- Casting Gag: All the actors who played the Doctor in this parody had at some point been considered for the actual role. Yes, including Joanna Lumley. (Richard E. Grant would actually go on to play the character in Scream of the Shalka, a story that was meant as canon and only declared Canon Discontinuity during its production.) Plus, Jonathan Pryce was among those considered to play the Master in the TV Movie.
- Deadly Deferred Conversation: The Twelfth Doctor's last words to Emma are, "I'll explain later." This being the tail end of a Running Gag where something ridiculous happens and the Doctor goes, "I'll explain later."
- Death Equals Redemption: Of a sort. Twelve's seemingly final death inspires the Master and the Daleks to renounce their evil ways.
- Death Is Cheap: Whenever Time Lords are around, it is.
- Department of Redundancy Department:
- The title (being that any death is, by definition, fatal), in a parody of similarly redundant classic title "The Deadly Assassin".
- Early on, the Master claims that he shall have the "deadly vengeance of deadly revenge!" He also says that the Doctor's certain death "is now... Certain!"
- Distracted by My Own Sexy: Richard E. Grant's Doctor finds himself so handsome that he licks the mirror.
- Double Entendre: It's subtle enough it can be interpreted as "Ten only had one companion in his incarnation", allowing it to slide through.Tenth Doctor: How could I forget the only time-traveling companion I ever had?
Emma: You've had lots of companions.
Tenth Doctor: The only time-traveling companion I ever had.
Emma: Oh, right!
- Dramatic Thunder: The Master somehow conjures thunder inside his TARDIS to accompany his Evil Laugh.
- Evil Laugh: The Master, of course. Jonathan Pryce goes all out with this.
- Expy: Emma shares a lot of mannerisms with Third Doctor companion Jo Grant, while Jonathan Pryce's Master is pretty much the Anthony Ainley version dialed Up to Eleven (except for his competency, which is dialed down to one). Averted by the various Doctors however, as each of the actors gives their own unique take on the Doctor. That said, Rowan Atkinson is definitely channeling some Blackadder, considering all the snarking he does.
- Farts on Fire: The tragic fate of the Tersurons.Ninth Doctor: They discovered fire.
- Fridge Logic: In-Universe. Why do Dalek ships have chairs? And why don't they just exterminate the Doctor when they have the chance?Ninth Doctor: I'll explain later.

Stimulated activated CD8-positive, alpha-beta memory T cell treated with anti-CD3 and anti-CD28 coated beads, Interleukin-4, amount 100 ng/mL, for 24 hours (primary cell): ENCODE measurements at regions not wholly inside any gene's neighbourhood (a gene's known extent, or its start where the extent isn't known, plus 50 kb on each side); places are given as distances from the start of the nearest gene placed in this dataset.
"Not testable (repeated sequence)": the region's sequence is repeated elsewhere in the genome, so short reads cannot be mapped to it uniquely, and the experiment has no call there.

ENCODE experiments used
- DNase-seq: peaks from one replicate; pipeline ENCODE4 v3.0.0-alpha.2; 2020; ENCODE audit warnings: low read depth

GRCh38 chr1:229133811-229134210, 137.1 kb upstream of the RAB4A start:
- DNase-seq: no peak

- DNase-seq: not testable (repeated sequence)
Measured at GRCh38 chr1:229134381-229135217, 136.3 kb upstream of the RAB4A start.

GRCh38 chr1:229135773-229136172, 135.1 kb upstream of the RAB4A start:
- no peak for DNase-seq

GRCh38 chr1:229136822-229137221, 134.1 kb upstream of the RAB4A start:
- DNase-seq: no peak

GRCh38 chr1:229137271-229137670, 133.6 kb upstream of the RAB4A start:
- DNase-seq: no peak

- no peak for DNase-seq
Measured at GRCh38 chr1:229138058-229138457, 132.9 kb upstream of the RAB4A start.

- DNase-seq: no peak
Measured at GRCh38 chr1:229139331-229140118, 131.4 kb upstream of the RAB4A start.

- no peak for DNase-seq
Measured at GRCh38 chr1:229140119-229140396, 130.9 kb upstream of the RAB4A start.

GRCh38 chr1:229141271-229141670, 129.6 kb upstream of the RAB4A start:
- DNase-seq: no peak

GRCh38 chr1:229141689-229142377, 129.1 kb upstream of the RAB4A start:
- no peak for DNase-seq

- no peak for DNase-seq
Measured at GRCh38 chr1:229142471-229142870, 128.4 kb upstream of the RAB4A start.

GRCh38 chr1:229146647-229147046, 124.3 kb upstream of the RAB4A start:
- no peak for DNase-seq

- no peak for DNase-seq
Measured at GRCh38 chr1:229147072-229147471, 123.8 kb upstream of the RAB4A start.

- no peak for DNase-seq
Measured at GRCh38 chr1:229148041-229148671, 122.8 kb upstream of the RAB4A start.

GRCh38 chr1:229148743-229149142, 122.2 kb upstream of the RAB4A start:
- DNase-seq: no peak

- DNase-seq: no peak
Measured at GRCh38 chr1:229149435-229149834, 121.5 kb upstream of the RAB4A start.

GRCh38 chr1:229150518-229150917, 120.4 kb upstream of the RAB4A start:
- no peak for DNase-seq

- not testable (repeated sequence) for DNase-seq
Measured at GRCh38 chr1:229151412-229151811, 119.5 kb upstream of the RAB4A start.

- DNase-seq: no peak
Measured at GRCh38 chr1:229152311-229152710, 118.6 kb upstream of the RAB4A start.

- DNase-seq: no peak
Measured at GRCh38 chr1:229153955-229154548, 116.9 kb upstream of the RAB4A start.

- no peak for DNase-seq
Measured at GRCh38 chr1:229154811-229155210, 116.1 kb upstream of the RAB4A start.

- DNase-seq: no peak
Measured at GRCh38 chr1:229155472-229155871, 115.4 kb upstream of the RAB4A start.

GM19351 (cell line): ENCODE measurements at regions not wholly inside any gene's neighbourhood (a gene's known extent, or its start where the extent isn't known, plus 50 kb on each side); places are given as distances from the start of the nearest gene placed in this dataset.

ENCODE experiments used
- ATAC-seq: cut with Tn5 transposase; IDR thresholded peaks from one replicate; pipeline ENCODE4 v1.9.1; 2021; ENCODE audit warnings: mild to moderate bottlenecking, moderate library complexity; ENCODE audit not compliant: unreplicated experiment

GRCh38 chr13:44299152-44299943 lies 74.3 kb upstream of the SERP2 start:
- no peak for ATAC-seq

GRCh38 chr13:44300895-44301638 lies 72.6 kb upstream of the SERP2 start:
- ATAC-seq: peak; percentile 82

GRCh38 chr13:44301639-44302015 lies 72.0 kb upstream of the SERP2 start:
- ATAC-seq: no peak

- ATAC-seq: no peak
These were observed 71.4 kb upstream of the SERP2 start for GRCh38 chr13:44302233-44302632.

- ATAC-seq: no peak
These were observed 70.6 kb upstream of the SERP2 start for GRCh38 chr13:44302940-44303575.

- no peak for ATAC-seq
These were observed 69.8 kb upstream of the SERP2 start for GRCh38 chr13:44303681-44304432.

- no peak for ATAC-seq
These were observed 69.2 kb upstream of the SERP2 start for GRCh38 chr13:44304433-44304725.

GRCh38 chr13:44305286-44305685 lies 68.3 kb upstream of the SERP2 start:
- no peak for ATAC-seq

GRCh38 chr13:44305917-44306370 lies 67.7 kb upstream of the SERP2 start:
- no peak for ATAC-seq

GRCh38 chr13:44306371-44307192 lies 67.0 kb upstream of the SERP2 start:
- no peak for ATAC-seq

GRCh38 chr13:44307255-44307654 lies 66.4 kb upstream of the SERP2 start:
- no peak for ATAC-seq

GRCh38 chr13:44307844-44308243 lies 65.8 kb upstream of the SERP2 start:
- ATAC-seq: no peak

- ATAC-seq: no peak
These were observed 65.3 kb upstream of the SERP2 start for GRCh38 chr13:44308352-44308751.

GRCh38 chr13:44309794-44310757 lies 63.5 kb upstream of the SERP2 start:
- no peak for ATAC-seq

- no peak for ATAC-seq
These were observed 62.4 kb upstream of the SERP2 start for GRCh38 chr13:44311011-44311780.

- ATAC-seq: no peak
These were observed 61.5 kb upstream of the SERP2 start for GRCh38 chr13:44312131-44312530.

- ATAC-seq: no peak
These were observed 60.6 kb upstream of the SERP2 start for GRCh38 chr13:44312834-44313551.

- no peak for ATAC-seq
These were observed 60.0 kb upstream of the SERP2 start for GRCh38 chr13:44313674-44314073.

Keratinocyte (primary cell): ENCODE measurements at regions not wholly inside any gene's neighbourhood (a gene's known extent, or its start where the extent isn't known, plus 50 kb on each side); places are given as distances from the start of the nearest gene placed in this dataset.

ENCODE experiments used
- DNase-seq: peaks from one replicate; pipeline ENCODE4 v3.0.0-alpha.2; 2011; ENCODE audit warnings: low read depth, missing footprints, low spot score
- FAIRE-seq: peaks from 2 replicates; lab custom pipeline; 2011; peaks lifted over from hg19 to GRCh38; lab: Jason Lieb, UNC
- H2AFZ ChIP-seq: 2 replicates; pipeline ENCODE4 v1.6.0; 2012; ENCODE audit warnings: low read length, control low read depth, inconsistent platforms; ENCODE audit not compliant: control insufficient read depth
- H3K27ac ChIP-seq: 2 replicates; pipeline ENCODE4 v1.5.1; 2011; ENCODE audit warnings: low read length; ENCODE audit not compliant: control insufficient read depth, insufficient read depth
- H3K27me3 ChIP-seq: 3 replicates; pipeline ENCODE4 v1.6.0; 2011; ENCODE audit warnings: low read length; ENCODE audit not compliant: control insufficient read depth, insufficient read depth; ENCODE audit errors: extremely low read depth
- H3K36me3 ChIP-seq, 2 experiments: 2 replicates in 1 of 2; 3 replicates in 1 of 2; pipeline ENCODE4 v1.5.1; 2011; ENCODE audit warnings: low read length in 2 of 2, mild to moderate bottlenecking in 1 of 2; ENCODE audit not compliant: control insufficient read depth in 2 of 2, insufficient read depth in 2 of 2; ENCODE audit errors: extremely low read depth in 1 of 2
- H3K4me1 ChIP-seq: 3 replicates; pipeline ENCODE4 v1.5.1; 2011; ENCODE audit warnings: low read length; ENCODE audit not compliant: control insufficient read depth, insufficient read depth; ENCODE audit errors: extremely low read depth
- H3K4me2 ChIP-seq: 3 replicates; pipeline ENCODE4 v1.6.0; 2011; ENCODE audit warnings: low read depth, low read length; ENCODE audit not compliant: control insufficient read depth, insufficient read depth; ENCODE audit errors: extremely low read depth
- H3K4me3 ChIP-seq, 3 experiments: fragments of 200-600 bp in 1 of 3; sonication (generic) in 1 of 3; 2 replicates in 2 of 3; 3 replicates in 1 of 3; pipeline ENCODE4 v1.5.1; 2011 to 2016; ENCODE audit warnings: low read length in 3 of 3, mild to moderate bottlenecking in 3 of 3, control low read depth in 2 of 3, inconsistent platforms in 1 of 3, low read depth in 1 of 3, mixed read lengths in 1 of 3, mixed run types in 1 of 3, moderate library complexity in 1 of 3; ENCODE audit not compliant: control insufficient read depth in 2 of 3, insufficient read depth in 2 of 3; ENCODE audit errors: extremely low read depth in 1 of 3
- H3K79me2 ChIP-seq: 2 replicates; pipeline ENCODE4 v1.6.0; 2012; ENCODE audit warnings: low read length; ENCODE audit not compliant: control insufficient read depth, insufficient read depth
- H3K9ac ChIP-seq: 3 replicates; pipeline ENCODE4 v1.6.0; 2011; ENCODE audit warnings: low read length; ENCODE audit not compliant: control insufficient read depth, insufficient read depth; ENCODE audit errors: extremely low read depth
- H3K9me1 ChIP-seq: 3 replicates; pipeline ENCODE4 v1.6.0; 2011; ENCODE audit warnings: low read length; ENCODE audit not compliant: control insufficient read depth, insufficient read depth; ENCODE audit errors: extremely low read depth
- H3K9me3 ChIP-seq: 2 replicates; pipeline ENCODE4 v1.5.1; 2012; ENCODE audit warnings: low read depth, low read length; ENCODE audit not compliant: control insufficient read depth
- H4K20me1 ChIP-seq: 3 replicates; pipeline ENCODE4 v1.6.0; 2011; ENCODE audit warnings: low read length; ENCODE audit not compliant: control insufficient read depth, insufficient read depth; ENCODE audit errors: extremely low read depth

- Gambit Pileup: Played for Laughs. The Doctor and the Master engage in a battle of temporal one-upmanship by travelling increasingly further back in time to bribe the same architect first.
- Hoist by His Own Petard: The Master's attempts to trap the Doctor backfire horribly on him, though not always through his own fault. His deal with the Daleks, however, is as ill-conceived as it sounds.
- I Know You Know I Know: The entire first act is The Master and The Doctor revealing they bribed the architect multiple times.
- I Want You to Meet an Old Friend of Mine: Julia Sawalha and Joanna Lumley both starred in Absolutely Fabulous.
- Imperial Stormtrooper Marksmanship Academy: The Daleks announce that they're going to exterminate the Master... and promptly end up shooting the Doctor and the Zektronic generator instead.
- Insistent Terminology: They're not breasts, they're Dalek bumps.
- Is This Thing Still On?: The Master has serious trouble with closing the communication channel on cue early on. When the Doctor calls him out on it, he quickly claims I Meant to Do That.
- Large Ham: The Tenth Doctor and Jonathan Pryce's Master, resulting in Ham-to-Ham Combat.
- Lecherous Licking: Richard E. Grant's Doctor is so distracted by his own sexy that he licks his reflection in the mirror.
- Literal Metaphor: "You're just not the man I fell in love with."
- Mr. Fanservice: In-Universe example with the Tenth and Twelfth Doctors.Emma: Result!
- Ms. Fanservice: The Thirteenth Doctor.
- Names to Run Away from Really Fast: The Master. Ultimately, subverted:Thirteenth Doctor: Tell me, why do they call you "The Master"?
The Master: I'll explain later.
- Mythology Gag: